The baby geese have just appeared at CritterVisionwhich makes things a little tricky for the squirrels. On HootHouseLivestreamMother Hootie’s wings are full of fast-growing babies Dax, Jin, San, and Fiz. Speaking of babies, a new litter has just arrived Adorable_Kittens. I’ve become a Twitch green power enthusiast in the last month, a very happy and centered compulsive wildlife watcher.
I didn’t see much of Twitch – including gaming Twitch – until last month when KotakuNathan Grayson wrote about that Stopsigncam phenomenon. The idea of people looking for drivers to obey the law intrigued me, and after watching this nonsense for a few hours, I began to wonder what other fun distractions lurked on the outskirts of Twitch. That’s where I found CritterVision.
CritterVision founders Chris and Jane have been feeding what others might call “pesky animals” from their backyard in South Carolina for nearly two decades. They started live streaming in mid-2019. During the day, their various bird feeders are visited by hungry squirrels and geese, the latter of which have just started bringing their newly hatched babies to the buffet. As soon as the sun goes down, night vision kicks in and another type of party begins.
At night CritterVision becomes the raccoon and deer headquarters. Herds of both creatures often feast on the various boxes and bowls that are filled twice a day with corn, fruit, nuts and other animal-friendly foods. Two bowls to the back are usually filled with peanut butter, a favorite of another nighttime visitor, the sleek and always well-groomed opossum.
There are other, less regular visitors. I’ve seen vultures hanging around with various other birds. The neighborhood cats come by every now and then. Over on that CritterVision’s YouTube channelYou can watch a brief cameo of a 10 foot alligator friend waddling around at night.
Like all of the Animal Twitch streams I attend, CritterVision has a nice little community that keeps a close eye on animal life. They chase certain animals, like the possums and raccoons, who stop by to stock up on nibbles while their babies are napping. They are also big fans of Gary, the stoneware frog with the always surprised expression who serves as the stream’s mascot and is often in stock in the merch store (Yes, I have one). It’s an excellent place to relax and not a bad creek if you fall asleep at night.
As I started watching a lot of CritterVision, my recommended channels filled with interesting animals. I started watching streams like DashDucks and OurChickenLife, a pair of multi-camera channels where subscribers can not only watch hordes of chuckling and quacking farm fowl, but also feed them. Both streams have set up automatic treat dispensers that are activated when a participant cheers with Twitch bits. The birds seem to love it.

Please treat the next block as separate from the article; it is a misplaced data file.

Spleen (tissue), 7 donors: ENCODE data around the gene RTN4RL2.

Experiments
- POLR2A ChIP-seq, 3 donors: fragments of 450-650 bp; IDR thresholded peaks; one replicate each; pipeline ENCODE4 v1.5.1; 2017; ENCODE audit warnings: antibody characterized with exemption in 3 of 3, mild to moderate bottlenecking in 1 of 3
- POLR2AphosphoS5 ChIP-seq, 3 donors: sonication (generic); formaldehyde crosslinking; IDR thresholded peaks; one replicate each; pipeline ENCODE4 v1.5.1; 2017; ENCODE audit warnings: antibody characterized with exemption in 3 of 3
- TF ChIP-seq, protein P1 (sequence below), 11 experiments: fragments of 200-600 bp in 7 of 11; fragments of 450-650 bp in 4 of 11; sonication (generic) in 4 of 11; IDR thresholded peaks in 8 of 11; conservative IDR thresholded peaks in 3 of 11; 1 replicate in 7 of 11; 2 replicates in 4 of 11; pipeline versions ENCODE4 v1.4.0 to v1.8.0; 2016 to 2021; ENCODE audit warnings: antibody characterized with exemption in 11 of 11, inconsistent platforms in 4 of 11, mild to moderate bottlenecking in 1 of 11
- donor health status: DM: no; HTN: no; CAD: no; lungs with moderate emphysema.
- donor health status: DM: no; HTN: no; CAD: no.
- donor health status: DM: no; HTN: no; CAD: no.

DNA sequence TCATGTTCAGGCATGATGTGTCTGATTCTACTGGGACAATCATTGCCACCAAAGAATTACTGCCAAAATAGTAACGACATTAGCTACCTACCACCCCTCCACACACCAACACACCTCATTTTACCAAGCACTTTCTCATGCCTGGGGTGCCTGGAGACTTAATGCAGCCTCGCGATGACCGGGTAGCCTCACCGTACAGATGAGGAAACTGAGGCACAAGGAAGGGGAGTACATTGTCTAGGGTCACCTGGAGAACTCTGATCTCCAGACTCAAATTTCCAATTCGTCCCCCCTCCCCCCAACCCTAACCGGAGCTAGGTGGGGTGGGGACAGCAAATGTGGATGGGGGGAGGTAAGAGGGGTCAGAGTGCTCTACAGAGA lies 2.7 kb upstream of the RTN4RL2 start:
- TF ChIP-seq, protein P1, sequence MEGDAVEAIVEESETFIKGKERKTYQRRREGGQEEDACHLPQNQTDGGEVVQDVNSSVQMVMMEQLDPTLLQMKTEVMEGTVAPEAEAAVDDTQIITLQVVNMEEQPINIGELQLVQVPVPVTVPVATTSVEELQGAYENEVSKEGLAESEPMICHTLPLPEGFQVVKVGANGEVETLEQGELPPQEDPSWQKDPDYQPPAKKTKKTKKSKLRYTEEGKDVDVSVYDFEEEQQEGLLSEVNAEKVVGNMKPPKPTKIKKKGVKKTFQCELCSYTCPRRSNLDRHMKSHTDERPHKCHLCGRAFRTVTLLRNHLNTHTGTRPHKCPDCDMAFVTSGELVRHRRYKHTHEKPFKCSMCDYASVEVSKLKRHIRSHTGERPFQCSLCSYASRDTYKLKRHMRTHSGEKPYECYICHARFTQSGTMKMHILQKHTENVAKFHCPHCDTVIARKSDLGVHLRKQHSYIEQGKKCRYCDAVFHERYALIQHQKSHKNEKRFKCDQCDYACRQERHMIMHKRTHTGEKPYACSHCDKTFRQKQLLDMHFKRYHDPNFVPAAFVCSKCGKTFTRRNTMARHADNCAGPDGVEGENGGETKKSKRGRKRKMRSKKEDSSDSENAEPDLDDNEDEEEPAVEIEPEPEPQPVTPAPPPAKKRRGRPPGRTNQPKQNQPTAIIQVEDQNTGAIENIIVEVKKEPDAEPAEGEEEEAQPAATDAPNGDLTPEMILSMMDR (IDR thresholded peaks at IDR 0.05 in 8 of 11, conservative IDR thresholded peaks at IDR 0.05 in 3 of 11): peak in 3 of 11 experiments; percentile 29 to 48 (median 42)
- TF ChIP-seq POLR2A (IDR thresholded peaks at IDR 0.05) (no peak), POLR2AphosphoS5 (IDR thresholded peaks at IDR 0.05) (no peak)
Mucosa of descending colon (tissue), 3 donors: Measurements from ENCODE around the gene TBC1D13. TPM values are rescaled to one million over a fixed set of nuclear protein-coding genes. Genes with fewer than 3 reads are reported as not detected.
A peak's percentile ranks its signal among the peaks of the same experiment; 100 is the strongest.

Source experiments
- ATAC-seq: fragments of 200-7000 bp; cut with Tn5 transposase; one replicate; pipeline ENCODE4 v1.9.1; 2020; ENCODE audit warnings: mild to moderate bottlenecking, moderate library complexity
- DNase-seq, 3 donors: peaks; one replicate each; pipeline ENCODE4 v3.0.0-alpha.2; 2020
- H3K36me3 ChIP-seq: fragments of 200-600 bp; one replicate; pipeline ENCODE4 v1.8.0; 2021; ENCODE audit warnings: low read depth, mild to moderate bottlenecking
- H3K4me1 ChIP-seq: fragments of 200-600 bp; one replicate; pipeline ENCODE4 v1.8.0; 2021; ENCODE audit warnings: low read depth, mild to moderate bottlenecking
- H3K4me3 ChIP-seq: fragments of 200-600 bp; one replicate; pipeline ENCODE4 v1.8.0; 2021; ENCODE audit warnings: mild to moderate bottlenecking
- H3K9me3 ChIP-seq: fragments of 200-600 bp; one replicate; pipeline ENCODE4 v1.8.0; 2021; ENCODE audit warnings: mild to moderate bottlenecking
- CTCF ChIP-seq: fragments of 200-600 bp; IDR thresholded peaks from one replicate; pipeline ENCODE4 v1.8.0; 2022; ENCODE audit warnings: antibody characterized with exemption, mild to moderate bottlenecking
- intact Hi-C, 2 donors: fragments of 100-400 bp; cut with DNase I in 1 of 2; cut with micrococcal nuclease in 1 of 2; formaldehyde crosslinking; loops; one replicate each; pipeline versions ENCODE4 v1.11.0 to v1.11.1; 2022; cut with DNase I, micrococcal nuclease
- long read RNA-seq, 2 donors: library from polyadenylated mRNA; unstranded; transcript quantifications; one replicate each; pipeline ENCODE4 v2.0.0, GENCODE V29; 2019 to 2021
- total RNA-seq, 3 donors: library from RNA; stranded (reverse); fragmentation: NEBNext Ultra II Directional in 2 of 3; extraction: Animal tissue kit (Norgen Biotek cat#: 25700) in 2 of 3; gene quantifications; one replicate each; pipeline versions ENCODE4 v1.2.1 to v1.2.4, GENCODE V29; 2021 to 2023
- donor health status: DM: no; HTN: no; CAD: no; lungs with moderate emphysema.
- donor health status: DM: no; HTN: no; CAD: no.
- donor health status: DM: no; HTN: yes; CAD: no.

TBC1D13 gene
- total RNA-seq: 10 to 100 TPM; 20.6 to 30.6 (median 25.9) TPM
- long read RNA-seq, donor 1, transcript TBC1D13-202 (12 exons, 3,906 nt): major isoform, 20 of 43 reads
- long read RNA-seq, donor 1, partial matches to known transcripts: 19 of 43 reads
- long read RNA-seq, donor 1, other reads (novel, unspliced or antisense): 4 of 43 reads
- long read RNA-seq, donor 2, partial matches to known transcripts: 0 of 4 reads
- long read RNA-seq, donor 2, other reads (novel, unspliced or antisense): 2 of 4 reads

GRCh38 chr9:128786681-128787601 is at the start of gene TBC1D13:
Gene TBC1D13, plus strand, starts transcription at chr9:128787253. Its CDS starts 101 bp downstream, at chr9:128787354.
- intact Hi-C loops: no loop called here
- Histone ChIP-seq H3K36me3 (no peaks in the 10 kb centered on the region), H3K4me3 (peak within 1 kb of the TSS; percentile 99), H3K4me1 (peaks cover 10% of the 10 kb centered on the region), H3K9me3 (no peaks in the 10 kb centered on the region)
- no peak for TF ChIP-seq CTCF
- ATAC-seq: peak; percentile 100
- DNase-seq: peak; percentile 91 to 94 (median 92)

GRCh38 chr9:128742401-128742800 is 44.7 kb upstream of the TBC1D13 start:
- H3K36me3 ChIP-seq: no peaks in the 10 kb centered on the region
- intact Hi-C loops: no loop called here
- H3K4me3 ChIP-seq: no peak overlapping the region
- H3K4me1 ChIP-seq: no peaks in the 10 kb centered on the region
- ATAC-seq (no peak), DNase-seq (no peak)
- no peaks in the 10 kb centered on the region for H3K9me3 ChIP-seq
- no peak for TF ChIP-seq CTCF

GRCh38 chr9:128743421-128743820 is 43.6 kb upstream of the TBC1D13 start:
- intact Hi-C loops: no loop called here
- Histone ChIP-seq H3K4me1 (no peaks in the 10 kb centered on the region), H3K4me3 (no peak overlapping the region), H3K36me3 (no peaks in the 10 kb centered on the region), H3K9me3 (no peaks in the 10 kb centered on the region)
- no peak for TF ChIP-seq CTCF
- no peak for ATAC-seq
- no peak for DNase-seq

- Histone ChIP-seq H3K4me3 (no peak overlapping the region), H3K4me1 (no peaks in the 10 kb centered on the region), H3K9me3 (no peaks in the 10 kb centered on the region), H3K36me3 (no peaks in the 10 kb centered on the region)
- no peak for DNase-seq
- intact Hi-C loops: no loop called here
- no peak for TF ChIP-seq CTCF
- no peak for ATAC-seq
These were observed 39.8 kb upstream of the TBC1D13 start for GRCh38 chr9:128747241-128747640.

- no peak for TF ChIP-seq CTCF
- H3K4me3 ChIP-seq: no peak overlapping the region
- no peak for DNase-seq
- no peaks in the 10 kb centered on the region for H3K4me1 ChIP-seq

These birds led me to HootHouse, a 24-hour camera set up in an owl nesting box in California that has been calling a couple of barn owls, Mama Hootie and Papa Winkler, at home since late 2019. By the time I started looking back in March of this year, Hootie had just started hatching and was raising her third batch of horribly cute owl babies. Over the course of a few weeks, I’ve watched the four pups grow straight out of tiny, featherless nightmares The dark crystal in plump and fluffy bird balls.
To be honest, I kind of fell in love with her. I’m a little worried about the babies Dax, Jin, San, and Fiz. Since it’s a straight forward nature camera with no human intervention, it’s not always pretty. Only four out of eight of Hootie’s first brood survived to leave the crate. The second brood fared worse, only three out of eight survived. I hope all four newer babies can make it, but you never know.
A disclaimer about HootHouse other than falling in love and possibly getting knocked down. If you are a big fan of mice and rabbits, the discretion of the viewer is recommended. Hootie is a rodent murder machine, and the other day Baby Dax did a real act on a bunny. If that notion bothers you, maybe you’re sticking to something healthier and sweeter like Adorable_Kittens.
Adorable_Kittens does what it says it is, pouring tiny kittens and soothing music from morning to night. The creek is operated by a breeder of Scottish Fold and British kittens Operation from Orlando, Florida
While I couldn’t imagine ever spending money on a cat with a proper pedigree, with so many rescue cats waiting for their humans in shelters across the country, I have no problem watching these expensive babies grow, cuddle, feed, and wrestle . I’m especially attached to one of the stream’s mom-cats who looks so dumb that I want to hug her all day.
It wasn’t until this morning that I tuned in to Adorable_Kittens to find out that the brood I’d been watching for weeks had moved on, and now a new crowd of kittens was the main event. I’ve only been watching this new five-kitten crew for about an hour, but I’m already looking for the orange and black siblings of the mostly white litter.
Why am I so drawn to animal streams on Twitch? For one thing, nobody speaks. I don’t have to worry about a host trying to be funny. There is no human drama, and in general only minimal animal drama. The humble communities that have formed around these types of currents are generally kind, respectful, and sincerely curious about things like animal behavior and dietary habits.
Plus, I don’t go outside very often since I was paralyzed in 2018, and streams like HootHouse and CritterVision feel like a backyard that I can easily visit anytime without worrying about getting dressed, in my wheelchair get up and drive somewhere the back of a narrow van. I click a button and am transported outside, where adorable animals do adorable things for my entertainment.
Exactly like that, yes.